Climate typeOceanic (Cfb)
Conservation statusVulnerable[55]
Habitat loss0%[54]

Research by Simon Fraser University concludes that Haida Gwaii around 55,000 BCE was likely covered with tundra and low meadows that were populated by grazing mammals including caribou and mammoths. Although no mammoth or mastodon fossils were found, the research discovered dung-eating fungi underground in ancient peat by the Cape Ball site in Naikoon Provincial Park on Graham Island.[56] The tundra-like landscape then evolved to a mix of alpine forest and meadows.[56]

The last Pleistocene glaciation receded from the archipelago about 16,000 BCE, about 2,000 years earlier than the rest of the British Columbia Coast's ice age.[57] That, and its subsequent isolation from the mainland, encouraged Haida indigenous and environmental activists in the 1970s to use the term "Galápagos of the North", a unique biocultural zone with many endemic plants and animals. The climate of this temperate north hemisphere forested region, like that of much of the British Columbia and Alaskan coast in the area, is moderated by the North Pacific Current, with heavy rainfall and relatively mild temperatures throughout the year.

The islands are home to the Taan Forest, with a wide variety of large trees, including the Sitka spruce, western red cedar, yellow cedar (Nootka cypress), shore pine, western hemlock, mountain hemlock, western yew and red alder. The Flora of the Queen Charlotte Islands[58] describes plants from the islands.

Soils are variable. Peat is common in poorly drained flats and even on sloping ground in the wetter areas. Where drainage is good, the mature soils are podzols that have classic development (well defined eluvial horizon, Ae under Canadian classification) in undisturbed areas.[59] A history of disturbance, as from logging or windthrow, sees the Ae mixed with other horizons and only patchily visible.[60] Kiidk'yaas (Golden Spruce), a naturally occurring genetic-variant yellow-colour Sitka spruce tree, was near the Yakoun River, the largest on Graham Island. It was a popular tourist attraction until it was illegally cut down in 1997 as a protest against the industrial logging practices.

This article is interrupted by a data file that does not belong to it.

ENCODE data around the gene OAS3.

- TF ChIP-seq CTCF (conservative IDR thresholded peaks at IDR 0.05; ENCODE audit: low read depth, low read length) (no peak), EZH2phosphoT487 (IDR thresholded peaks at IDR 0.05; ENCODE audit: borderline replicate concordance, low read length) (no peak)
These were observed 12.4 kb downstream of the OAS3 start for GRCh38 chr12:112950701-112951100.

From the spring of 1996 until November 30, 1997, a popular attraction for tourists to the islands was a male albino white raven. He lived around Port Clements and would commonly be seen taking food handouts from locals and visitors alike. He died after making contact with an electrical transformer. The white raven was preserved by former Port Clements residents, taxidermists Roger Britten Sr. and Jr., and is on display in the Port Clements Historical Society's museum.[61]


The climate is oceanic (Cfb), except near the summit of Mount Moresby where the climate is subpolar oceanic (Cfc). It is very similar to the climate of the west coast of Scotland in terms of average temperatures and total year-round precipitation, but the latitude is lower than the west coast of Scotland; it is 52° 39', the same as southern Ireland.[62]

In the relatively shielded areas around Tlell and Sandspit annual rainfall averages from 1,200 millimetres (47 in) to 1,400 millimetres (55 in).[63] Average monthly precipitation is markedly concentrated from October to January, with December the wettest month, averaging about 198 millimetres (7.8 in), most of which is rain, though snow is possible. May through July represent a markedly drier season; July, the driest month, averages about 46.4 millimetres (1.83 in) of rain.

Snowfall is generally moderate, averaging from 10 centimetres (4 in) to 70 centimetres (28 in), though at northerly Langara Island, it averages around 100 centimetres (40 in).

Precipitation is typically extremely frequent (especially from autumn to mid-winter), occurring on around two-thirds of all days even in relatively shielded areas, and direct sunlight is scarce, averaging around 3 to 4 hours per day.

Climate data for Sandspit Airport
Month Jan Feb Mar Apr May Jun Jul Aug Sep Oct Nov Dec Year
Record high humidex 13.9 13.5 13.5 17.9 23.2 28.5 30.9 30.3 27.4 24.5 17.9 15.0 30.9
Record high °C (°F) 12.4
Mean daily maximum °C (°F) 6.4